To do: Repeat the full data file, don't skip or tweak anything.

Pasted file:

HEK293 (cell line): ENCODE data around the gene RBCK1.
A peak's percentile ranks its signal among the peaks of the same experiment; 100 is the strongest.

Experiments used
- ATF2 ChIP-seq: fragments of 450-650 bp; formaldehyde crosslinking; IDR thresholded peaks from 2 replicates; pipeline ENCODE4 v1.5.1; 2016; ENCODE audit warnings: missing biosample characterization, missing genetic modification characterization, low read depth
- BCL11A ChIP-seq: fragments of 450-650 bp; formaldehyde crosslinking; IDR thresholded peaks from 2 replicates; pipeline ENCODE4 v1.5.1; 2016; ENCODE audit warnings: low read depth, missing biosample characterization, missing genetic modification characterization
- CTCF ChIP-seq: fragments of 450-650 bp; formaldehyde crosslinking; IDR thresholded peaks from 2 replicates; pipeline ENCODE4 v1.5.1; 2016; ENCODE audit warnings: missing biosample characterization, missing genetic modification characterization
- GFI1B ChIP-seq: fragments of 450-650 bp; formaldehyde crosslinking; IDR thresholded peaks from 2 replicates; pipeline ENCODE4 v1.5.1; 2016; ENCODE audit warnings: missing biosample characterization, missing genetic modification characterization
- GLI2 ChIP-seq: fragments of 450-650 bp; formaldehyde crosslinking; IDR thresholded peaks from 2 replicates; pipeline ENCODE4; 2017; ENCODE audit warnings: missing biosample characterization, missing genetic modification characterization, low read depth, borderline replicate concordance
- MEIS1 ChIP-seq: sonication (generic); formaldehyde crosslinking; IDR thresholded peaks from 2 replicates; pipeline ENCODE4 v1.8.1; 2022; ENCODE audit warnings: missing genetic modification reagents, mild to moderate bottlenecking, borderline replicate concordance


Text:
HEK293 (cell line): ENCODE data around the gene RBCK1.
A peak's percentile ranks its signal among the peaks of the same experiment; 100 is the strongest.

Experiments used
- ATF2 ChIP-seq: fragments of 450-650 bp; formaldehyde crosslinking; IDR thresholded peaks from 2 replicates; pipeline ENCODE4 v1.5.1; 2016; ENCODE audit warnings: missing biosample characterization, missing genetic modification characterization, low read depth
- BCL11A ChIP-seq: fragments of 450-650 bp; formaldehyde crosslinking; IDR thresholded peaks from 2 replicates; pipeline ENCODE4 v1.5.1; 2016; ENCODE audit warnings: low read depth, missing biosample characterization, missing genetic modification characterization
- CTCF ChIP-seq: fragments of 450-650 bp; formaldehyde crosslinking; IDR thresholded peaks from 2 replicates; pipeline ENCODE4 v1.5.1; 2016; ENCODE audit warnings: missing biosample characterization, missing genetic modification characterization
- GFI1B ChIP-seq: fragments of 450-650 bp; formaldehyde crosslinking; IDR thresholded peaks from 2 replicates; pipeline ENCODE4 v1.5.1; 2016; ENCODE audit warnings: missing biosample characterization, missing genetic modification characterization
- GLI2 ChIP-seq: fragments of 450-650 bp; formaldehyde crosslinking; IDR thresholded peaks from 2 replicates; pipeline ENCODE4; 2017; ENCODE audit warnings: missing biosample characterization, missing genetic modification characterization, low read depth, borderline replicate concordance
- MEIS1 ChIP-seq: sonication (generic); formaldehyde crosslinking; IDR thresholded peaks from 2 replicates; pipeline ENCODE4 v1.8.1; 2022; ENCODE audit warnings: missing genetic modification reagents, mild to moderate bottlenecking, borderline replicate concordance